How much should I eat? Know your food portions


It can be easy to underestimate the amount of calories we consume and to overeat. Even healthy foods can lead to weight gain if you eat more than you need. At the same time, we need healthy foods and we need to ensure we are getting enough fruit and vegetables to optimise our wellbeing.


But, do you know what makes up one portion of your 5 a day? The answer is 80g. But if you don’t have access to a set of kitchen scales, what does this actually look like when you’re holding a piece of fruit or veg?


80g is the equivalent to the following fruit portions:


Small-sized fresh fruit

One portion is two or more small fruit, for example two plums, two satsumas, two kiwi fruit, three apricots, six lychees, seven strawberries or 14 cherries.


Medium-sized fresh fruit

One portion is one piece of fruit, such as one apple, banana, pear, orange or nectarine.


Large fresh fruit

One portion is half a grapefruit, one slice of papaya, one slice of melon (5cm slice), one large slice of pineapple or two slices of mango (5cm slices).


Dried fruit

A portion of dried fruit is around 30g. This is about one heaped tablespoon of raisins, currants or sultanas, one tablespoon of mixed fruit, two figs, three prunes or one handful of dried banana chips. Bear in mind that dried fruit is high in sugar and is bad for your teeth so try to swap it for fresh fruit.


Or the following vegetable portions:


Green vegetables

Two broccoli spears or four heaped tablespoons of cooked kale, spinach, spring greens or green beans count as one portion.


Cooked vegetables

Three heaped tablespoons of cooked vegetables, such as carrots, peas or sweetcorn, or eight cauliflower florets count as one portion.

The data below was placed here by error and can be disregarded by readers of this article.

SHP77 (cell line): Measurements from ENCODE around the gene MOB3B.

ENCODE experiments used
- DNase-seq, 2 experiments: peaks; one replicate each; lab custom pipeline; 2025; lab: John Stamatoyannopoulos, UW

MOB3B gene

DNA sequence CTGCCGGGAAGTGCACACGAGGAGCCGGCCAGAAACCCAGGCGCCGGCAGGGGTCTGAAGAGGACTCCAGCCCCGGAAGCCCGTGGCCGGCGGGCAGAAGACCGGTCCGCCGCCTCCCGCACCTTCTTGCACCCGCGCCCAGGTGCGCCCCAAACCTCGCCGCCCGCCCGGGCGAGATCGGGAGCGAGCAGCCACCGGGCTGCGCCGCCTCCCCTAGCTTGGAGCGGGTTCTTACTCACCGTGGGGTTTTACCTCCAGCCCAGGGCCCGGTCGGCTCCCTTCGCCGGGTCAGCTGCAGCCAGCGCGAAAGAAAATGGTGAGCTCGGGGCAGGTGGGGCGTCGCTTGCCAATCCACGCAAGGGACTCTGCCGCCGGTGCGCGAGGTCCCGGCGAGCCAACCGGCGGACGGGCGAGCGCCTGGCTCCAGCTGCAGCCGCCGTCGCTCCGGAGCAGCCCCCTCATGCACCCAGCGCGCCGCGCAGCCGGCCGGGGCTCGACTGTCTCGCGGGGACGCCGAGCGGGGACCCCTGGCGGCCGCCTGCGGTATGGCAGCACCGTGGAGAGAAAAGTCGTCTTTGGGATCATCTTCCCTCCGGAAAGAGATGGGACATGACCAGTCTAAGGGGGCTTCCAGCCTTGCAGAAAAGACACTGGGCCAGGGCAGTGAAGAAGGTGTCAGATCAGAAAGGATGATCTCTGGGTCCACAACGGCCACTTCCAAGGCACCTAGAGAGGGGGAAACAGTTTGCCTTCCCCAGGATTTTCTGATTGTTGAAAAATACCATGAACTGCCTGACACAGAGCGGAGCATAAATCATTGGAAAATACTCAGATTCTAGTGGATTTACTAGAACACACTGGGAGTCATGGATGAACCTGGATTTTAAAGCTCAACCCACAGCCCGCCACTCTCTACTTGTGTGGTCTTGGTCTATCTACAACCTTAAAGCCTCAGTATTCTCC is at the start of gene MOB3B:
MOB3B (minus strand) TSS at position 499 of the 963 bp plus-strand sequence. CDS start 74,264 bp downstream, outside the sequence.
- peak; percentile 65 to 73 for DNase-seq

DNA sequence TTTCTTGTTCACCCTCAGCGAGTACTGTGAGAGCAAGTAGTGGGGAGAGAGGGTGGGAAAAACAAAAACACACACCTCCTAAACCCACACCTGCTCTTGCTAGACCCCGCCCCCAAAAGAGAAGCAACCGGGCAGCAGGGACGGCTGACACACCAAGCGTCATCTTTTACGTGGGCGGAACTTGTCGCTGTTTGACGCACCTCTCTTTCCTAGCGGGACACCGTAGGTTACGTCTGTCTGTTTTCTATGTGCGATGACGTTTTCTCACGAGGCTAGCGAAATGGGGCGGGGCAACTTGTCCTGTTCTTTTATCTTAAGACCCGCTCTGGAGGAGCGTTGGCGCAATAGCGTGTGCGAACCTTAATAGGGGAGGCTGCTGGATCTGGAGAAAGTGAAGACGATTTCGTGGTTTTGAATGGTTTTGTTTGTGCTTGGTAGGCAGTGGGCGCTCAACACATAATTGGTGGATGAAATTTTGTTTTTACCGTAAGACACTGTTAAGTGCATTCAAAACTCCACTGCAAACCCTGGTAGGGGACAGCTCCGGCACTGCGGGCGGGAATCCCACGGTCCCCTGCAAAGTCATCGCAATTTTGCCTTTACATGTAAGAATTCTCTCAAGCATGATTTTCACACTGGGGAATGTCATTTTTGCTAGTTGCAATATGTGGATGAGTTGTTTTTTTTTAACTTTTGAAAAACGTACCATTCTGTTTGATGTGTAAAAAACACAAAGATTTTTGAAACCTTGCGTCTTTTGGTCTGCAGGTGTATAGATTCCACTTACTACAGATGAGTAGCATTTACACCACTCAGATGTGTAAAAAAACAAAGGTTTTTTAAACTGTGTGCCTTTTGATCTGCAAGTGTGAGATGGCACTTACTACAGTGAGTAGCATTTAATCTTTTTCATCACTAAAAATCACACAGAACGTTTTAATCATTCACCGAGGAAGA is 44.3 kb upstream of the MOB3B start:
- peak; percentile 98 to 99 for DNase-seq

Salad vegetables

Three sticks of celery, a 5cm piece of cucumber, one medium tomato or seven cherry tomatoes count as one portion.


Tinned and frozen vegetables

Roughly the same quantity as you would eat for a fresh portion. For example, three heaped tablespoons of tinned or frozen carrots, peas or sweetcorn count as one portion each. For tinned, choose those canned in water, with no added salt or sugar.


Pulses and beans

Three heaped tablespoons of baked beans, haricot beans, kidney beans, cannellini beans, butter beans or chickpeas count as one portion each. Remember, however much you eat, beans and pulses count as a maximum of one portion per day.


One 150ml glass of unsweetened 100% fruit or vegetable juice

Only one glass counts, so further glasses of juice don’t count towards your total 5 a day portions. Even unsweetened fruit juice is sugary, so limit your intake to no more than one glass (about 150ml) of fruit juice each day.


What about the food portions on your plate? Again, overeating even healthy foods can lead to weight gain, so make sure you choose portion sizes carefully. Here are the NHS recommended guidelines for the appropriate portion sizes for some healthy foods:


Lean meat or oily fish – 80g or the size of a deck of cards